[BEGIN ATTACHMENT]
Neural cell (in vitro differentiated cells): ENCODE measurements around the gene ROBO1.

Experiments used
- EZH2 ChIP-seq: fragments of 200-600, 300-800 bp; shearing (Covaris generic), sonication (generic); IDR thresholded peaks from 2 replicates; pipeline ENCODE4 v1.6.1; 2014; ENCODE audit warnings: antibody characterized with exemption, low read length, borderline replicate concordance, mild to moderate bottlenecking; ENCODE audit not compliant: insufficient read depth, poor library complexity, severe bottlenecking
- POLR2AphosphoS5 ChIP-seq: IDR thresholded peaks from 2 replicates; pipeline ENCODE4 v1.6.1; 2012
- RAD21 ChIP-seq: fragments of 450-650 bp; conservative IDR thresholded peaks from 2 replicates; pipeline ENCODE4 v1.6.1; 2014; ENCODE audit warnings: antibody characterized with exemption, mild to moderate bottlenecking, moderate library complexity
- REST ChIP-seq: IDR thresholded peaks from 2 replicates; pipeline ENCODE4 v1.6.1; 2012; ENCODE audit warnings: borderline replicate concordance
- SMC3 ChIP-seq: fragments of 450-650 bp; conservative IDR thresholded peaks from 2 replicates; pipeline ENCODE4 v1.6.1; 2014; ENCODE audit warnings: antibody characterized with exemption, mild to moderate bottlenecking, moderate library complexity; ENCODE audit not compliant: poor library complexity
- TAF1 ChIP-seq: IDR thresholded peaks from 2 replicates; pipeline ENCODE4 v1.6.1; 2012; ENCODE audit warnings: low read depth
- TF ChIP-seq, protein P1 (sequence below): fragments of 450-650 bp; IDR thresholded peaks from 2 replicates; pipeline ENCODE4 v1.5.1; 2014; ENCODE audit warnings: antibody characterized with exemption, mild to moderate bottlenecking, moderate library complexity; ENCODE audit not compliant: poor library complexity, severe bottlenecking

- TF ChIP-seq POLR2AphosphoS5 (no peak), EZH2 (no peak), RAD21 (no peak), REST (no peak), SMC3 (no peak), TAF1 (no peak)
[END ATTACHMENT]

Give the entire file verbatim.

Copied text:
Neural cell (in vitro differentiated cells): ENCODE measurements around the gene ROBO1.

Experiments used
- EZH2 ChIP-seq: fragments of 200-600, 300-800 bp; shearing (Covaris generic), sonication (generic); IDR thresholded peaks from 2 replicates; pipeline ENCODE4 v1.6.1; 2014; ENCODE audit warnings: antibody characterized with exemption, low read length, borderline replicate concordance, mild to moderate bottlenecking; ENCODE audit not compliant: insufficient read depth, poor library complexity, severe bottlenecking
- POLR2AphosphoS5 ChIP-seq: IDR thresholded peaks from 2 replicates; pipeline ENCODE4 v1.6.1; 2012
- RAD21 ChIP-seq: fragments of 450-650 bp; conservative IDR thresholded peaks from 2 replicates; pipeline ENCODE4 v1.6.1; 2014; ENCODE audit warnings: antibody characterized with exemption, mild to moderate bottlenecking, moderate library complexity
- REST ChIP-seq: IDR thresholded peaks from 2 replicates; pipeline ENCODE4 v1.6.1; 2012; ENCODE audit warnings: borderline replicate concordance
- SMC3 ChIP-seq: fragments of 450-650 bp; conservative IDR thresholded peaks from 2 replicates; pipeline ENCODE4 v1.6.1; 2014; ENCODE audit warnings: antibody characterized with exemption, mild to moderate bottlenecking, moderate library complexity; ENCODE audit not compliant: poor library complexity
- TAF1 ChIP-seq: IDR thresholded peaks from 2 replicates; pipeline ENCODE4 v1.6.1; 2012; ENCODE audit warnings: low read depth
- TF ChIP-seq, protein P1 (sequence below): fragments of 450-650 bp; IDR thresholded peaks from 2 replicates; pipeline ENCODE4 v1.5.1; 2014; ENCODE audit warnings: antibody characterized with exemption, mild to moderate bottlenecking, moderate library complexity; ENCODE audit not compliant: poor library complexity, severe bottlenecking

- TF ChIP-seq POLR2AphosphoS5 (no peak), EZH2 (no peak), RAD21 (no peak), REST (no peak), SMC3 (no peak), TAF1 (no peak)